Campaigning & Activism
Una’s contributions to the LCP were not only artistic. As secretary to the LCP and their annual conference (she is pictured here on the right of the second row from the front) she was often also a delegate to other meetings, discussing and campaigning on the experiences of the black community in England.
For instance, it was at the London based British Commonwealth League Conference that Marson recounted evidence of the unofficial colour bar that was in place within UK hospitals, preventing qualified black nurses from gaining employment. Marson stated that there is “subtle prejudice” at play and was reported in the News Chronicle (15/6/1934) as saying that “… in England …you come up against incidents which hurt so much you cannot talk about them”.
The World of Yesterday and Today
Two years prior to her official employment at the BBC, Marson gave a talk for them which was then printed in the BBC’s weekly magazine the Listener in the 27th July 1939 issue. The speech, retitled the Story of Jamaica, is published as part of a collection of essays on the theme of the World of Yesterday and Today, and is accompanied by this pencil sketch of the author.
Marson’s text is her brief synopsis of Jamaica’s past and present, and includes commentary on race and class, using in some places language that is familiar from her time working at the Keys, such as her references to “subtle” racism in the face of illegal but existent colour bars. She also describes how at school she was “taught nothing about my own island. Since then I have tried to learn all I could about it”, a learning which would take many forms, including the programmes she was soon to broadcast via the BBC network.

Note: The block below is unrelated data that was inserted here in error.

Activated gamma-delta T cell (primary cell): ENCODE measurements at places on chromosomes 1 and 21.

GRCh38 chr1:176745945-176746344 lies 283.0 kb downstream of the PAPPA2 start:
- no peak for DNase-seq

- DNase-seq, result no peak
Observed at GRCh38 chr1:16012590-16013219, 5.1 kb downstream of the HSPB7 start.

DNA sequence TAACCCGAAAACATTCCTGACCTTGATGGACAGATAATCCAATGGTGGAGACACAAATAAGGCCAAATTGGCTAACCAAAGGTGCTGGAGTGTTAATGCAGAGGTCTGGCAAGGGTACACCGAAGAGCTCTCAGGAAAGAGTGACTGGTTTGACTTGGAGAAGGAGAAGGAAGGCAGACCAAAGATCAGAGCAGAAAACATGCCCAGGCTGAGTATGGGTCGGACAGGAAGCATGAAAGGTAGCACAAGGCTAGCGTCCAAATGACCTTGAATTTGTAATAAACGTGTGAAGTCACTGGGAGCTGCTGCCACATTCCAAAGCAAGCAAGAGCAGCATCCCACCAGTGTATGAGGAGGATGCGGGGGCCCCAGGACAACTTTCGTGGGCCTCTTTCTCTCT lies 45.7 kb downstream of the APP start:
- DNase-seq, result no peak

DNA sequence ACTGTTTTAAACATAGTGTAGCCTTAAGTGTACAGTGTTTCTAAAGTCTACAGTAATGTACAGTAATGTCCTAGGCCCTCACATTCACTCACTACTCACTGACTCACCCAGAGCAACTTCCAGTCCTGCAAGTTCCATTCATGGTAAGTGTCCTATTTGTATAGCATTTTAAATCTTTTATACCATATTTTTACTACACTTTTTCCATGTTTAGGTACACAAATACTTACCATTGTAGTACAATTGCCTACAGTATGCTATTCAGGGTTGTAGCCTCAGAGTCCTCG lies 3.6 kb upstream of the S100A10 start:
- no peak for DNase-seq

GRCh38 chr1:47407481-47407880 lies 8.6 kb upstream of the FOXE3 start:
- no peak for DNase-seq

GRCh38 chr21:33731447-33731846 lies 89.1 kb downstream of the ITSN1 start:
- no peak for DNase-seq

The Girl Who Looks After the West Indian Service
Between 1941 and 1946 Marson was employed by the BBC, as can be shown in the featured image, which is taken from a Picture Post photo article entitled At the B.B.C. Canteen (Nov 27th 1943, p.20). Despite the patronising caption – all the women in the feature are referred to as “girls”– this image captures Marson at a time when she was at the height of her influence within the organisation, as Head of the West Indies service and creator of the programme Caribbean Voices. This programme’s aim was to broadcast writing from the Caribbean and over its 15 year history (Marson produced it for its first 3 years) it transmitted works by key writers such as Samuel Selvon, Andrew Salkey and Derek Walcott.
Given Una Marson’s hugely productive creative and political life in London, of which this image led blog provides only a few examples, it is shocking that so very little of her work is in print in the UK - Peepal Tree’s Una Marson: Selected Poems being the one work that can still be purchased. Her plays Pocomania and London Calling are published by Jamaican press Blouse and Skirt Books. It is, therefore, through extensive library periodical holdings that Una Marson’s London life of the 1930s and 1940s can today be traced and her influence and innovations remembered.
Celebrate the life and work of one of Jamaica's most influential figures in world history by visiting the Rights for Women: London’s Pioneers in Their Own Words and continue her story by sharing widely #RfW18 #RememberHer
Research Librarian: British, USA & Commonwealth Literature
At the B.B.C. canteen. Picture Post Vol. 21, No.9, November 27th 1943 p.20
Jarrett-Macauley, D. (1998) The life of Una Marson, 1905-65. Manchester: Manchester University Press.
The Keys: the official organ of the League of Colored Peoples (1976). New York: Kraus-Thomson Organization Ltd.
Marson, U. (1939) The story of Jamaica. The Listener Vol. XXII No. 550, July 27th 1939. [London]: The British Broadcasting Corporation pp.166-167
Snaith, A. (2008) ‘Little Brown Girl’ in a ‘White White City’: Una Marson and London. Tulsa Studies in Women’s Literature vol.27 no.1 Spring pp93-114